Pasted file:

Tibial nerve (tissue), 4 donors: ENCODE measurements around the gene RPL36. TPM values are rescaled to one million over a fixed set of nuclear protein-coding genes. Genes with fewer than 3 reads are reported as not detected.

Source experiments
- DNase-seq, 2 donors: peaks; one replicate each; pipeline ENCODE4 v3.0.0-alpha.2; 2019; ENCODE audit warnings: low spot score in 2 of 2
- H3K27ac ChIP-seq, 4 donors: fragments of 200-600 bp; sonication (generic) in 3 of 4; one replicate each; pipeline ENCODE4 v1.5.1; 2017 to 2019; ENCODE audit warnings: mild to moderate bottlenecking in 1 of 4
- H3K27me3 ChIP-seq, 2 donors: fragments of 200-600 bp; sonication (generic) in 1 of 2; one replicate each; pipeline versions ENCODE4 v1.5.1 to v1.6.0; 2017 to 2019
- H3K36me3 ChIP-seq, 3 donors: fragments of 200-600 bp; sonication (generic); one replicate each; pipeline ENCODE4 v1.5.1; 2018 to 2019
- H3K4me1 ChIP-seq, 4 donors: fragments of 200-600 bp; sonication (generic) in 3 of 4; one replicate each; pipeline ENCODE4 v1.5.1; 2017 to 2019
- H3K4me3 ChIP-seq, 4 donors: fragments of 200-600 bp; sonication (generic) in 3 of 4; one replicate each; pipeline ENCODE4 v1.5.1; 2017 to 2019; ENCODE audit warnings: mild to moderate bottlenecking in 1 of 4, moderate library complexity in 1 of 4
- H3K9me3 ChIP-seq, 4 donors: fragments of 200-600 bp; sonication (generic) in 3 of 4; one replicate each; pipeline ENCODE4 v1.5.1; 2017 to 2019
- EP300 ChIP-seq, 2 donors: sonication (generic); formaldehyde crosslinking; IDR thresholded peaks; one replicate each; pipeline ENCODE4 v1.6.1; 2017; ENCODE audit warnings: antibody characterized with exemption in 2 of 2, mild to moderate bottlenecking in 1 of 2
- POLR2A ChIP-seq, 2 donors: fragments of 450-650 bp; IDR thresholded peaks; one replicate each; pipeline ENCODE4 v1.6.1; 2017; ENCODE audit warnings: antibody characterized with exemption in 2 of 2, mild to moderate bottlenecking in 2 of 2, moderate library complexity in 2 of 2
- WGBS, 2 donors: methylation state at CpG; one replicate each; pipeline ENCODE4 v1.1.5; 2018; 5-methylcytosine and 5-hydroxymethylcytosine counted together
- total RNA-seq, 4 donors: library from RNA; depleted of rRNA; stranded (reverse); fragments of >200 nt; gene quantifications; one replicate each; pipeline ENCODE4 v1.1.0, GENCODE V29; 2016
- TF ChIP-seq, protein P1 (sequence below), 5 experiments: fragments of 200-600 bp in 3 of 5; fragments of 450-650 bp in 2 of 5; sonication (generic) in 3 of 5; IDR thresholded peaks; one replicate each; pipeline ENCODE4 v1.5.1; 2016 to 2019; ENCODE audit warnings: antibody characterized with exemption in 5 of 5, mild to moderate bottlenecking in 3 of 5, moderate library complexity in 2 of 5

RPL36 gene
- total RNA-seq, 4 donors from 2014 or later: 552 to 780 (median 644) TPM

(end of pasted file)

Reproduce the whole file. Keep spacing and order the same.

Tibial nerve (tissue), 4 donors: ENCODE measurements around the gene RPL36. TPM values are rescaled to one million over a fixed set of nuclear protein-coding genes. Genes with fewer than 3 reads are reported as not detected.

Source experiments
- DNase-seq, 2 donors: peaks; one replicate each; pipeline ENCODE4 v3.0.0-alpha.2; 2019; ENCODE audit warnings: low spot score in 2 of 2
- H3K27ac ChIP-seq, 4 donors: fragments of 200-600 bp; sonication (generic) in 3 of 4; one replicate each; pipeline ENCODE4 v1.5.1; 2017 to 2019; ENCODE audit warnings: mild to moderate bottlenecking in 1 of 4
- H3K27me3 ChIP-seq, 2 donors: fragments of 200-600 bp; sonication (generic) in 1 of 2; one replicate each; pipeline versions ENCODE4 v1.5.1 to v1.6.0; 2017 to 2019
- H3K36me3 ChIP-seq, 3 donors: fragments of 200-600 bp; sonication (generic); one replicate each; pipeline ENCODE4 v1.5.1; 2018 to 2019
- H3K4me1 ChIP-seq, 4 donors: fragments of 200-600 bp; sonication (generic) in 3 of 4; one replicate each; pipeline ENCODE4 v1.5.1; 2017 to 2019
- H3K4me3 ChIP-seq, 4 donors: fragments of 200-600 bp; sonication (generic) in 3 of 4; one replicate each; pipeline ENCODE4 v1.5.1; 2017 to 2019; ENCODE audit warnings: mild to moderate bottlenecking in 1 of 4, moderate library complexity in 1 of 4
- H3K9me3 ChIP-seq, 4 donors: fragments of 200-600 bp; sonication (generic) in 3 of 4; one replicate each; pipeline ENCODE4 v1.5.1; 2017 to 2019
- EP300 ChIP-seq, 2 donors: sonication (generic); formaldehyde crosslinking; IDR thresholded peaks; one replicate each; pipeline ENCODE4 v1.6.1; 2017; ENCODE audit warnings: antibody characterized with exemption in 2 of 2, mild to moderate bottlenecking in 1 of 2
- POLR2A ChIP-seq, 2 donors: fragments of 450-650 bp; IDR thresholded peaks; one replicate each; pipeline ENCODE4 v1.6.1; 2017; ENCODE audit warnings: antibody characterized with exemption in 2 of 2, mild to moderate bottlenecking in 2 of 2, moderate library complexity in 2 of 2
- WGBS, 2 donors: methylation state at CpG; one replicate each; pipeline ENCODE4 v1.1.5; 2018; 5-methylcytosine and 5-hydroxymethylcytosine counted together
- total RNA-seq, 4 donors: library from RNA; depleted of rRNA; stranded (reverse); fragments of >200 nt; gene quantifications; one replicate each; pipeline ENCODE4 v1.1.0, GENCODE V29; 2016
- TF ChIP-seq, protein P1 (sequence below), 5 experiments: fragments of 200-600 bp in 3 of 5; fragments of 450-650 bp in 2 of 5; sonication (generic) in 3 of 5; IDR thresholded peaks; one replicate each; pipeline ENCODE4 v1.5.1; 2016 to 2019; ENCODE audit warnings: antibody characterized with exemption in 5 of 5, mild to moderate bottlenecking in 3 of 5, moderate library complexity in 2 of 5

RPL36 gene
- total RNA-seq, 4 donors from 2014 or later: 552 to 780 (median 644) TPM